Coca-Cola Co.’s plan to buy out brewer Anheuser-Busch InBev NV from an African bottling joint venture originally agreed to with SABMiller Plc may have to go through a second regulatory process just five months after the initial deal was concluded.
The combination of Coca-Cola and SABMiller’s bottling operations for non-alcoholic beverages in southern and eastern Africa was approved by South Africa’s competition authorities in May, 18 months after the tie-up was announced. After AB InBev completed its takeover of SABMiller earlier this week, Coca-Cola said it plans to trigger a change of control clause to buy SABMiller’s majority stake in the venture.
The size of the companies involved indicates that the deal will have to come back to the competition authorities, Hardin Ratshisusu, the Competition Commission’s acting deputy commissioner, said by phone on Friday. Atlanta-based Coca-Cola may have to seek fresh regulatory approval in all 11 southern and eastern African countries that are affected by the proposal, Ratshisusu said.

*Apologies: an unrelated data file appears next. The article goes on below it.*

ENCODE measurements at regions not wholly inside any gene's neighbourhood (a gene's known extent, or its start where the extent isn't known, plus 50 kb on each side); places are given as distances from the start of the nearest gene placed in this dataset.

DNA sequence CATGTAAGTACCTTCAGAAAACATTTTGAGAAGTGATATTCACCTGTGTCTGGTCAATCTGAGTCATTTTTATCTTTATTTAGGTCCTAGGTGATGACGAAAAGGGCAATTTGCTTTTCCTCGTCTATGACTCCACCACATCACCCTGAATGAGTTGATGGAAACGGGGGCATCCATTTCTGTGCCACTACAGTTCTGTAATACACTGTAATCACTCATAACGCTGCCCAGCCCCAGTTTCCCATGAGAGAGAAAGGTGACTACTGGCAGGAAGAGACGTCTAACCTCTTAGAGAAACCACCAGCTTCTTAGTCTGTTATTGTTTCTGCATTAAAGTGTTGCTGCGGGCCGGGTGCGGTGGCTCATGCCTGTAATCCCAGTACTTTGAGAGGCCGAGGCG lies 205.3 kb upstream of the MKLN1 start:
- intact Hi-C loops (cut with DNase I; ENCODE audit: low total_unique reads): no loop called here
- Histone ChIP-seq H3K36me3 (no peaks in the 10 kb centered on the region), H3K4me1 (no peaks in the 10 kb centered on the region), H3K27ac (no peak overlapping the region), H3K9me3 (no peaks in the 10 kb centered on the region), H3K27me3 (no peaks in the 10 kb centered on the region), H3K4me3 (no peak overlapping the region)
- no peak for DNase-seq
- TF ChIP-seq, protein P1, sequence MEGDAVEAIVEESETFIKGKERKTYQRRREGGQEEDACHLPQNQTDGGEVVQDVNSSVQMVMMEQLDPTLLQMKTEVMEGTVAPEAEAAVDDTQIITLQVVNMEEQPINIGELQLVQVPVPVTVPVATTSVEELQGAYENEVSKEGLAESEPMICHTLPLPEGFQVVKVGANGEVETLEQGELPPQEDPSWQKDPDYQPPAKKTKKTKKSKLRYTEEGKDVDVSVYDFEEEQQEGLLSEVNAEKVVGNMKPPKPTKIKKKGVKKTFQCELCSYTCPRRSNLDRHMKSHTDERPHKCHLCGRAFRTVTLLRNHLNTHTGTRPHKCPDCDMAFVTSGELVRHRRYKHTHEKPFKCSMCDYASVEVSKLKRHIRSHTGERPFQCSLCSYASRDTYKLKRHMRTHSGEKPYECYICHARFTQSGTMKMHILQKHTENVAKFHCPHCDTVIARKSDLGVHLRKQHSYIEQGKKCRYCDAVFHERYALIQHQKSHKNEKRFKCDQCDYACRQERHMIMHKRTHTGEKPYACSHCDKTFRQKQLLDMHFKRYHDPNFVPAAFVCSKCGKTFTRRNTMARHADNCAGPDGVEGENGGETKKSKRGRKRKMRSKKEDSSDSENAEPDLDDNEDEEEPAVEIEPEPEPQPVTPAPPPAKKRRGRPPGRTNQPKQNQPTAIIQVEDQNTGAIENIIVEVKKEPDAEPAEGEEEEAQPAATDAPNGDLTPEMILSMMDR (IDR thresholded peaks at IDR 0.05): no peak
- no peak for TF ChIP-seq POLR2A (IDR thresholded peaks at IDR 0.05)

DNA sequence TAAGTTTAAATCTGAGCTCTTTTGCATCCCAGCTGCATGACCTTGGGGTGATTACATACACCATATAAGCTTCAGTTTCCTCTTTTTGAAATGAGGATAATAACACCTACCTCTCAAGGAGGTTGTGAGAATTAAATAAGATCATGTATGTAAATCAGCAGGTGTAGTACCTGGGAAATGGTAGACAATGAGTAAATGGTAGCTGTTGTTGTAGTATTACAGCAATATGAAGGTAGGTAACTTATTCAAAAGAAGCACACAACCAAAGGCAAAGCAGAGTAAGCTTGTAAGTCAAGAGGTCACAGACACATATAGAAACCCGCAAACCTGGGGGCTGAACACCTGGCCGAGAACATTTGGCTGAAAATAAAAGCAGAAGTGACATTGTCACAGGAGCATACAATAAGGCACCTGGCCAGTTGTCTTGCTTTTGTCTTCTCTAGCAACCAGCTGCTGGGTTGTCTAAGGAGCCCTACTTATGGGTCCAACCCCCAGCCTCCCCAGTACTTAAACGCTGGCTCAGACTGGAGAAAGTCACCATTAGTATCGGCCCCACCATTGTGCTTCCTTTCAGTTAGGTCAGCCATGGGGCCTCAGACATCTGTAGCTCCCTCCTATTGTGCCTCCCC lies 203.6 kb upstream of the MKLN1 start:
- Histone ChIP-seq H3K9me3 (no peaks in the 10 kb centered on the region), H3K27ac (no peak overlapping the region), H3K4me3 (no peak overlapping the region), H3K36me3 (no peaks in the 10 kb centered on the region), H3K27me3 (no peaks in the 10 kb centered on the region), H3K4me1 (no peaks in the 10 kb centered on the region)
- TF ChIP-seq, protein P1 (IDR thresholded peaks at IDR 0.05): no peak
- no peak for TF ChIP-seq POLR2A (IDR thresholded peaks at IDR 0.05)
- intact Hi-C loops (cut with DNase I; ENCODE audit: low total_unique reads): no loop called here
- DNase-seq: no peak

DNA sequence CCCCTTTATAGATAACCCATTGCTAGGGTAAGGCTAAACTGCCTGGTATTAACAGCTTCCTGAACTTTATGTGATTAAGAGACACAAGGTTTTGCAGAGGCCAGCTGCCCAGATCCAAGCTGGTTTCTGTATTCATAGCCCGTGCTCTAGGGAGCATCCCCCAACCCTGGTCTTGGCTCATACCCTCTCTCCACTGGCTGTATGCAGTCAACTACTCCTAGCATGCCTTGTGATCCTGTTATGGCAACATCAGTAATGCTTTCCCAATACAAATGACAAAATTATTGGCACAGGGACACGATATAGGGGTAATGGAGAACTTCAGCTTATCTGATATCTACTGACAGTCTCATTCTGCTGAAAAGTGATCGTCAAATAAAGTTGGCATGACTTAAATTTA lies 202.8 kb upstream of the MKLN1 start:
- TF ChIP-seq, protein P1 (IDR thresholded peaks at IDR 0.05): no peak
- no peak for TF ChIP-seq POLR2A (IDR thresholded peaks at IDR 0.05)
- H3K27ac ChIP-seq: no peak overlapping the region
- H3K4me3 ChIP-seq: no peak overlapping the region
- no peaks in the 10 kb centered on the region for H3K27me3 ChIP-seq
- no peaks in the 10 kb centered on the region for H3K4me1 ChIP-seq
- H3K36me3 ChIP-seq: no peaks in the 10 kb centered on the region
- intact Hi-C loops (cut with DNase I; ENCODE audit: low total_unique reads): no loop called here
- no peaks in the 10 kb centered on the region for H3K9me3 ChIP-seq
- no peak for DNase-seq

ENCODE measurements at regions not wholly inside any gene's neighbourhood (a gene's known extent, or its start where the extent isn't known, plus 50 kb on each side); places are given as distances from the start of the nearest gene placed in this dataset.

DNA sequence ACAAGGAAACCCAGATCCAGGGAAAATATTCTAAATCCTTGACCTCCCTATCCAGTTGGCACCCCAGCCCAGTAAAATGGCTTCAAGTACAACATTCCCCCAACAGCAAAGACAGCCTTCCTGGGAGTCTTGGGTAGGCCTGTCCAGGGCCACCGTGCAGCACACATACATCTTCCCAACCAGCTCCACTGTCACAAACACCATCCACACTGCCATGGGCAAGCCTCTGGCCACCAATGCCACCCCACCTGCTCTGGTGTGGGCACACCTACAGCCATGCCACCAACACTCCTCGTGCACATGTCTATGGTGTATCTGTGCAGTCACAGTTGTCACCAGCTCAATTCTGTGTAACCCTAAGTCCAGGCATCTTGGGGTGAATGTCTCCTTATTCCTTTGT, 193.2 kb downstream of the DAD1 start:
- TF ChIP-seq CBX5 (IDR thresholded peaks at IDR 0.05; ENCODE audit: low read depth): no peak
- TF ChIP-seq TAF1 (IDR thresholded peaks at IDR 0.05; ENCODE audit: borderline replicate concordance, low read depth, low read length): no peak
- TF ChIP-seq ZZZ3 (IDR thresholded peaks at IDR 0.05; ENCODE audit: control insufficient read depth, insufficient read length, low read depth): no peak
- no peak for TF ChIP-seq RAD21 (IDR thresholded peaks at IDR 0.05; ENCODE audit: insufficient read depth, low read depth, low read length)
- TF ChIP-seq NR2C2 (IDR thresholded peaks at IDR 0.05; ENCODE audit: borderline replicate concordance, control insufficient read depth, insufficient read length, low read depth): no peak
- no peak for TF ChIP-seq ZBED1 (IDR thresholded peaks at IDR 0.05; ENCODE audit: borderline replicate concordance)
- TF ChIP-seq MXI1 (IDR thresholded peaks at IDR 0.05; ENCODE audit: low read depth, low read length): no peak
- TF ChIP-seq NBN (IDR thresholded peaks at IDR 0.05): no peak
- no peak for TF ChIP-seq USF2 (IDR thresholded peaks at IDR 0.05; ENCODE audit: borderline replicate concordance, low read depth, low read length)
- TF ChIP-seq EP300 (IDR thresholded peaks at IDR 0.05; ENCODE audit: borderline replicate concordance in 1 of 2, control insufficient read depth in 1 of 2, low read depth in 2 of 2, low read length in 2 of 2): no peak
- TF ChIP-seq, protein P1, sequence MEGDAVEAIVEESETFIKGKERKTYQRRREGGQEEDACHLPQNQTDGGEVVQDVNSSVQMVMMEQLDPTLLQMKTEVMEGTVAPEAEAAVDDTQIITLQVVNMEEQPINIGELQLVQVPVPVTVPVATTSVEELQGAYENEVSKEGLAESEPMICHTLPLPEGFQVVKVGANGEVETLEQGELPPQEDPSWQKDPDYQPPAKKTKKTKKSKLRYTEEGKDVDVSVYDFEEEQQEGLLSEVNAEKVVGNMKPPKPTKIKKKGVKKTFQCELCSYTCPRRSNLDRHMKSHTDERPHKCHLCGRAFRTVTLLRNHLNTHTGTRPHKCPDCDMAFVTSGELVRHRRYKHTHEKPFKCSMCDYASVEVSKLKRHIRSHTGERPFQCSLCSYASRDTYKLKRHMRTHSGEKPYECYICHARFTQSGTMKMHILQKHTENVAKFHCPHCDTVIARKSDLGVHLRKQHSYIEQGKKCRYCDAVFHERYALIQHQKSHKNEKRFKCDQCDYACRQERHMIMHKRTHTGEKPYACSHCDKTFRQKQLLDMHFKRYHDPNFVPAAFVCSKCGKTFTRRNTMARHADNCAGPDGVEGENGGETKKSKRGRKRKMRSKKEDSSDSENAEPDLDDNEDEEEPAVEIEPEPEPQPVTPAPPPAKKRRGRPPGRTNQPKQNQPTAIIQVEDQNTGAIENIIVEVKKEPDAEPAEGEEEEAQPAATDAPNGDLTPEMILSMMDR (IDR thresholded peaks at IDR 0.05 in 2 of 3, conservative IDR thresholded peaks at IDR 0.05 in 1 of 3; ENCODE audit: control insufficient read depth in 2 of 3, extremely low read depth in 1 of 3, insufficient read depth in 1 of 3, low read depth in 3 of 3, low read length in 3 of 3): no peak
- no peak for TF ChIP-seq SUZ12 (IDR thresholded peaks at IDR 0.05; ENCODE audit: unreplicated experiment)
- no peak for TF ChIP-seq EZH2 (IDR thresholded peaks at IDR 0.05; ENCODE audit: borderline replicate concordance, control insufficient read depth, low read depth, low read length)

The Competition Tribunal, on the commission’s recommendation, approved the bottling venture with conditions including that jobs were protected and two development funds were set up to help local farmers.
As the continent’s largest Coca-Cola bottler, with annual revenue of about $3 billion, SABMiller holds 57 percent of Coca-Cola Beverages Africa and Coca-Cola 11.3 percent. The balance is owned by the majority owner of Coca-Cola’s bottling partner in South Africa, Gutsche Family Investments. Coca-Cola Beverages Africa accounts for about 40 percent of Coca-Cola’s African soft drink sales.
“It seems this is a bit of a defensive move,” Jonathan Fyfe, an analyst at Mirabaud Securities in London, said by phone . “With Coca-Cola being flagged in speculation about what AB InBev buys next, the question then is do you want to show them how it works?”
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